CHARLOTTE, N.C. - First Union Corp., stepping up efforts to sell investors on its plan to pay $13.4 billion for Wachovia Corp., sent its own finance chief to a California financial services conference Monday after a series of private meetings with Wall Street analysts last week.

But even as executives of the Charlotte, N.C., company argue the deal's benefits, they are constantly finding the need to explain why the transaction came about so unexpectedly, after they had assured analysts as recently as mid-March that First Union had no big mergers up its sleeve.

G. Kennedy Thompson, First Union's chairman, chief executive, and president, acknowledged for the first time Thursday that the timing "was not optimal," according to analysts he met with in New York that day. He said he wished he could have waited a year, the analysts said.

But the merger talks moved quickly, leaving him with a decision not of whether to continue the discussions, but whether to do the deal, analysts said.

And First Union is clearly indicating that its acquisition days are not over. There are plans to use the estimated $2.5 billion in free capital the Wachovia transaction is expected to generate to finance more acquisitions, although those deals will be small and focused in high growth areas, said First Union chief financial officer Robert P. Kelly Monday.

Mr. Kelly was addressing analysts at the Morgan Stanley Dean Witter Financial Services Conference in Laguna Niguel, Calif., in the company's first public presentation since the two banks announced the transaction April 16.

During the press conference announcing the deal, Mr. Thompson said that First Union would consider using that capital to make acquisitions in investment management and private client areas.

On Monday Mr. Kelly indicated where some of those savings might occur.

"We're pretty comfortable that just in purchasing, we can save over $100 million a year," Mr. Kelly said. He said the company expects to close one unnamed data center "very quickly" after the deal closes this fall. And in the following couple of months, the company will begin renegotiating contracts for telephone and data communications services to reap further savings.

"We should be able to do all those things without touching customers," Mr. Kelly said. The initial savings are part of about $890 million a year in expenses that the combined company hopes to save. When they announced the deal, the companies said they expect to cut about 7,000 jobs.

The agreement, which the two banks have described as a "merger of equals," calls for First Union to pay two of its shares for each Wachovia share. The combined bank, to be called Wachovia, would the nation's fourth-largest, with about $330 million in assets.

Analysts acknowledge it may make sense, even as they continue to criticize aspects of a blockbuster deal that caught them off guard. And Mr. Thompson has repeatedly insisted the deal is not like other acquisitions by First Union, such as the 1997 acquisition of Philadelphia's CoreStates Financial Corp., which weakened the bank and angered customers.

"I do think from his standpoint, when he found out that Wachovia was available on good terms, he felt an absolute desire to do it. And that makes sense," said Henry C. Dickson, an analyst with Lehman Brothers.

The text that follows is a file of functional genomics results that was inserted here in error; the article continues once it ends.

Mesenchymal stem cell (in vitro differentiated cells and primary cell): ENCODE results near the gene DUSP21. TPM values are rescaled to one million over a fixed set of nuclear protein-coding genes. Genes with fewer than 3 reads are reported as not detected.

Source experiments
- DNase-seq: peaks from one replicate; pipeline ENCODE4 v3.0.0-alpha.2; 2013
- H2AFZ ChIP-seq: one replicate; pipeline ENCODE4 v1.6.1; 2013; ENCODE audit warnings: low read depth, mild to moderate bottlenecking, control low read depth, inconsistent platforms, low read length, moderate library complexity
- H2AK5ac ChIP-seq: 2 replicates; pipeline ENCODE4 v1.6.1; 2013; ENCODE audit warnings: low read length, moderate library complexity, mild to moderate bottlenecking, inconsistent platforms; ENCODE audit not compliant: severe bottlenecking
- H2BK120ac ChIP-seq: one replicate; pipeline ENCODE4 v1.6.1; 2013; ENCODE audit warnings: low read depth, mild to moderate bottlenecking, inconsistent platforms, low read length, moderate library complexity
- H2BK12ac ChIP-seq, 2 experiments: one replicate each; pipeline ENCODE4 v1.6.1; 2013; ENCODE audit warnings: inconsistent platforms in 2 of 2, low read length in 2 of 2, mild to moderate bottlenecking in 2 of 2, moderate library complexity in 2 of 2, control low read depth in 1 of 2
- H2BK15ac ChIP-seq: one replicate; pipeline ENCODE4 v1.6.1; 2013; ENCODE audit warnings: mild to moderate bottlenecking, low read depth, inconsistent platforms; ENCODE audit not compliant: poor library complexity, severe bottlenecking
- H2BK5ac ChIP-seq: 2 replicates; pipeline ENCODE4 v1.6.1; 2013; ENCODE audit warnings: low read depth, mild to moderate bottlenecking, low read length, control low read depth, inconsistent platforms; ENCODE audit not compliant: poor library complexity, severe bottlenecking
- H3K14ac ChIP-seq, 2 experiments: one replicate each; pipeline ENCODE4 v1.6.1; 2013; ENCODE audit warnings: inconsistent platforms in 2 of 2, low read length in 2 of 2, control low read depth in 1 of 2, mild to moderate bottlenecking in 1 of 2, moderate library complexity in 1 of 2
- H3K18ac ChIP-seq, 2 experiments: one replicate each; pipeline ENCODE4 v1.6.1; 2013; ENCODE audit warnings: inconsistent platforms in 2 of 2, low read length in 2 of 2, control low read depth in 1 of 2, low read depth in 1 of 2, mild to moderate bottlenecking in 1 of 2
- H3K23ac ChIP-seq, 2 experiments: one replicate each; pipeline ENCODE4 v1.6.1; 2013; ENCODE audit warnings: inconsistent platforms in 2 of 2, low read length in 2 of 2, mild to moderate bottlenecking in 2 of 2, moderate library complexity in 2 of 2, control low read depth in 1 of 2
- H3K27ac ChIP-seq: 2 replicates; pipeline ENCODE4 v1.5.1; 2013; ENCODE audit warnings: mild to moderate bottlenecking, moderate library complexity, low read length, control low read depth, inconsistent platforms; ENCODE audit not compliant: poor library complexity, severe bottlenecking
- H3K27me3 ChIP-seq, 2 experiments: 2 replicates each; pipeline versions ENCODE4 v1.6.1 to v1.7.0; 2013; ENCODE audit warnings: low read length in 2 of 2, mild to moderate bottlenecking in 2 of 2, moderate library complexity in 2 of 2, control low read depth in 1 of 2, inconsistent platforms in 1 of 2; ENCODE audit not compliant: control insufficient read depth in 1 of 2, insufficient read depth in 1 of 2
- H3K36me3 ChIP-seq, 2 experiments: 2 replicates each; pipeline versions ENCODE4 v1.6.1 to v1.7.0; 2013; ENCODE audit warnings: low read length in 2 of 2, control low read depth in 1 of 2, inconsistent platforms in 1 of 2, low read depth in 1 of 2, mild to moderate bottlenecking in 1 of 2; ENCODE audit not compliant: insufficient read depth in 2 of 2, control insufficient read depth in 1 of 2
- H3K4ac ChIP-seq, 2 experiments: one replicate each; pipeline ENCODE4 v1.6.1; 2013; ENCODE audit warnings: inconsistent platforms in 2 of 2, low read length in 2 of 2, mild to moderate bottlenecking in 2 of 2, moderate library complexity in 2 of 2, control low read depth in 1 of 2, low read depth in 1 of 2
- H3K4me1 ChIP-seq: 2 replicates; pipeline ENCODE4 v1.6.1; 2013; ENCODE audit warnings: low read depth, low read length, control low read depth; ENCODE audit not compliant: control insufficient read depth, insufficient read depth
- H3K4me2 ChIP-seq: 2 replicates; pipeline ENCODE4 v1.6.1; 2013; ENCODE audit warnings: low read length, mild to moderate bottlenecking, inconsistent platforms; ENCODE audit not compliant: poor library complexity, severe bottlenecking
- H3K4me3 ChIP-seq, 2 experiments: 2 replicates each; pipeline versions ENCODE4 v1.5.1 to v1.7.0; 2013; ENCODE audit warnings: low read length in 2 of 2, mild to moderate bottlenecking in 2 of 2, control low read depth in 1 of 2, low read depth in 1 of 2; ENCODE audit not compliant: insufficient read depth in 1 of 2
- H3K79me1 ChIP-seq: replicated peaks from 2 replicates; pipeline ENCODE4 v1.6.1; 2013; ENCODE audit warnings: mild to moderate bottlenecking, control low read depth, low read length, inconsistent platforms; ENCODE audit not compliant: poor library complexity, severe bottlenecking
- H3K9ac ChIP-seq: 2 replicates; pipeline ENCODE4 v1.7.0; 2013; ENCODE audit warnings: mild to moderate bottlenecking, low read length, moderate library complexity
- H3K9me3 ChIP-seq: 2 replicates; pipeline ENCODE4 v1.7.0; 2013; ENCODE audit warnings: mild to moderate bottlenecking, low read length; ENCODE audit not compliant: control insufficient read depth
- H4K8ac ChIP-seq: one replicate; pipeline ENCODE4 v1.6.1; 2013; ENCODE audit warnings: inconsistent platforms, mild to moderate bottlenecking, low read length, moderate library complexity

Added Nancy Bush of Ryan, Beck & Co., "I think there is a certain amount of truth to what he (Mr. Thompson) said. Once these things reach a certain stage, you're either there or you're not." But in a research note Friday, Ms. Bush reiterated her sell rating on First Union's stock.

Ms. Bush said Mr. Thompson argued that the deal did not negate his no-acquisition pledge because it was a merger, not an acquisition.

In her research note, Ms. Bush called that thinking "disingenuous" and said she thinks the cultures at the two companies are not an ideal fit.

The deal surprised many analysts and investors because Mr. Thompson has been leading a major restructuring at First Union designed to right the shaky company after years of mergers. He has repeatedly said he and his colleagues were focused on internal cost savings and realignments.

At a mid-March dinner hosted by Goldman, Sachs & Co., Mr. Thompson told analysts the company planned no big deals, though it might eventually be interested in acquiring asset managers or small banks.

But Mr. Thompson sounded a different note a month later, when he announced the Wachovia merger on April 16. "Everything we said we were going to do in that restructuring has been substantially completed," Mr. Thompson said. "We've got great traction now, we're moving forward and feel good about our earnings growth."

Mr. Dickson of Lehman Brothers, who met with Mr. Thompson Thursday, said, "He clearly views it as a merger, as opposed to an acquisition. He was not inclined to do any acquisitions, but this is a merger, and it fits a lot of his needs right now."

From First Union's point of view, the deal does make sense, Mr. Dickson said.

"It's a difficult operating environment. He takes a competitor out of this marketplace, he gets more market share, he gets some more cost savings to enhance the earnings outlook," he said.

Mr. Dickson also said he expects the combined company to eliminate a significant amount of corporate overlap and to sell a number of operations that are performing poorly, though he would not be specific. "You can expect up to $20 billion of not-the-most-productive assets to be shed. There's a bunch of stuff they're looking at," he said.

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